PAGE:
Deadly fighting between Israeli military and Palestinian militants: U-M experts can discuss
University of Michigan experts are available to share insights on the battle between Hamas fighters and Israel—spurred by a surprise weekend attack by the Palestinian militant group—that has left hundreds dead on both sides.
John Ciorciari is a professor of public policy at the Ford School of Public Policy whose research focuses on international law and politics in the Global South.
“The last few conflicts in Gaza have remained fairly localized, but this war may well be different,” he said. “Whether or not Iran directly sponsored the Hamas attacks, it will try to use the conflict to drive a wedge between Israel and the Arab Gulf States. Hezbollah operations against Israel could quickly extend the war to Lebanon, which has teetered on the edge of turmoil for years, and pour gasoline on the continuing civil war in Syria.
“The war may also exacerbate troubling trends within Israel, giving Netanyahu an opportunity to further weaken domestic checks and balances in the name of national security. The casualties inflicted on Gaza may also reignite radical movements in the region.
“The United States has been on the sidelines of some recent developments in the Middle East, such as the deal between Saudi Arabia and Iran, but will need to play a central diplomatic role to help keep this war from metastasizing at a time when the Ukraine war is already straining Western political capital.”
Javed Ali, associate professor of practice at the Ford School of Public Policy, is a former senior U.S. government counterterrorism official.
“Saturday’s attacks by Hamas were unprecedented in the history of Palestinian violence against Israel and was a sophisticated operation that likely had been planned for months if not longer,” Ali said. “The combined air, land and sea components reportedly involved hundreds of Hamas fighters, a range of attack capabilities, and different objectives for different targets in Israel—a far cry from earlier attacks that were smaller in nature, less complex and more restrained.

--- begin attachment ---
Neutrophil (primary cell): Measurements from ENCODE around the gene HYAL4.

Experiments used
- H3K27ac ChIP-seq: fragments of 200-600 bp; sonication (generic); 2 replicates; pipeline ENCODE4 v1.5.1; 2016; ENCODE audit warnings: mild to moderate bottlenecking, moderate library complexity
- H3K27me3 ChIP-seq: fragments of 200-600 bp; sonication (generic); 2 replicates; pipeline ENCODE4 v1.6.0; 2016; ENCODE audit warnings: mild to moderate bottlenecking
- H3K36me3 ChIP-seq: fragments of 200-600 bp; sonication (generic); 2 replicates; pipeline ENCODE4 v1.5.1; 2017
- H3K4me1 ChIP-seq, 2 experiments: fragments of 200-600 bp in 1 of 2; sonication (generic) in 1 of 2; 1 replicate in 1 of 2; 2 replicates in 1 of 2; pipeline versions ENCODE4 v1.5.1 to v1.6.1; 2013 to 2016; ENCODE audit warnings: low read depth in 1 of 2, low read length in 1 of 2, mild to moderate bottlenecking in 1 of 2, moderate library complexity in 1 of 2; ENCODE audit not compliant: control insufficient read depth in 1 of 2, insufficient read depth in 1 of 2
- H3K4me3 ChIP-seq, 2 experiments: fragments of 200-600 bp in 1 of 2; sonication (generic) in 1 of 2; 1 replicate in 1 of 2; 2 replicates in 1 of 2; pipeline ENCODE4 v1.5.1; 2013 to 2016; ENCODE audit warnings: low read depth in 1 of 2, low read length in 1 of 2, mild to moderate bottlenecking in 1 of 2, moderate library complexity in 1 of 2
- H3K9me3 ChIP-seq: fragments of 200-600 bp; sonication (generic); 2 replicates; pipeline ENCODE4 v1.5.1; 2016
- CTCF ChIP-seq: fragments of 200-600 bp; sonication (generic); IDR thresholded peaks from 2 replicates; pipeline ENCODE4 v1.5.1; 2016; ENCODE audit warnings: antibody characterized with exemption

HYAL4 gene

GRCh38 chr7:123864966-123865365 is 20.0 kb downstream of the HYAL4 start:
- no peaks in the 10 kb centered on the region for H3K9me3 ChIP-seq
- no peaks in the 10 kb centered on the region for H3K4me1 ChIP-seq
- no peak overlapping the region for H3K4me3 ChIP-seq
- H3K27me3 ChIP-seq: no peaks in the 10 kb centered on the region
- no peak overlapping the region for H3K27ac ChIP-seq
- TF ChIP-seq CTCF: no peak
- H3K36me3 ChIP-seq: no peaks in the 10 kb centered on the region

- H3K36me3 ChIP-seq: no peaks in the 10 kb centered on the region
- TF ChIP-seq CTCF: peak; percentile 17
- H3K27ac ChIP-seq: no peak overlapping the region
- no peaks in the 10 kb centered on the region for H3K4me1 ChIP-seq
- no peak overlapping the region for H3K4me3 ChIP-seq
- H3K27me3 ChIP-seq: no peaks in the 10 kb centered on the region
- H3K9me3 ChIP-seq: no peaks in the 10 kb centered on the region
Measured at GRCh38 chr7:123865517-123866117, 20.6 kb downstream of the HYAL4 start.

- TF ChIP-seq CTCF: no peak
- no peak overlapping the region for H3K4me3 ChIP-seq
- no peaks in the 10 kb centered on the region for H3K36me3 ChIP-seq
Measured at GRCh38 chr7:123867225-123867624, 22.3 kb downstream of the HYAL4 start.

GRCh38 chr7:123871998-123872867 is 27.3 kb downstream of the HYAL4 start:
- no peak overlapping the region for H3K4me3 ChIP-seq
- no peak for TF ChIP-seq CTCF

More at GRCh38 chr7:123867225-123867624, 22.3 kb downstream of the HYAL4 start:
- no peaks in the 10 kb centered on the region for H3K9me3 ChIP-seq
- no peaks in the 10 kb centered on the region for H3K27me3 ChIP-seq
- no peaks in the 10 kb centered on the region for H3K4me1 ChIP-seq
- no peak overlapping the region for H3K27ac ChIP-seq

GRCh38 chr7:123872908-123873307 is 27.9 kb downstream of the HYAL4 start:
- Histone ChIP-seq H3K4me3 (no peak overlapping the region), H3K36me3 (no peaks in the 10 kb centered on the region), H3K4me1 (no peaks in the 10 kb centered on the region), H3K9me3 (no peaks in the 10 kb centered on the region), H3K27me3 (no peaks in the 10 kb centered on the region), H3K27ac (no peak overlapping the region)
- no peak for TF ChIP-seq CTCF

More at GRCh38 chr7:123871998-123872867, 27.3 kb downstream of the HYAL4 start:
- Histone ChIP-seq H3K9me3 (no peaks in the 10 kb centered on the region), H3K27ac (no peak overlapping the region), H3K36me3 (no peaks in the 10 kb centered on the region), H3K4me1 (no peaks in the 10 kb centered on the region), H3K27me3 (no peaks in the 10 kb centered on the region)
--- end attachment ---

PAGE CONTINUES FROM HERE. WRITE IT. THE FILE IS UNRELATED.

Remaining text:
“Given these features, it was very likely Iran played a significant role in supporting or guiding the attack given long-standing relationships with Hamas and other Palestinian groups that stretch back to the 1980s. Despite the broad scope of the operation, the apparent lack of tactical warning or other indicators in advance suggest a high degree of operational security that allowed the planning to remain undetected and shortcomings in Israeli intelligence.
“The United States confronted a similar situation in the aftermath of the 9/11 attacks and had to implement a host of reforms to address key intelligence and policy gaps that took years to develop or implement. Israel will likely have to adopt the same approach to ensure this does not happen again.”
Mark Tessler, professor of political science and the Samuel J. Eldersveld Collegiate Professor at the College of Literature, Sciences, and the Arts, specializes in Middle East studies.
“Eventually, order will be restored and I think the best guess is that we’ll go back to something like we had before, with Israeli control and Palestinians being unhappy,” he said. “The feelings on both sides will be more intense and angrier.
“There are legitimate Palestinian complaints and they deserve to be taken seriously. (But) I don’t think there can be any justification for what’s going on, what Hamas is doing. Rounding up civilians and executing them, going through towns with their automatic weapons and killing as many people as they can.”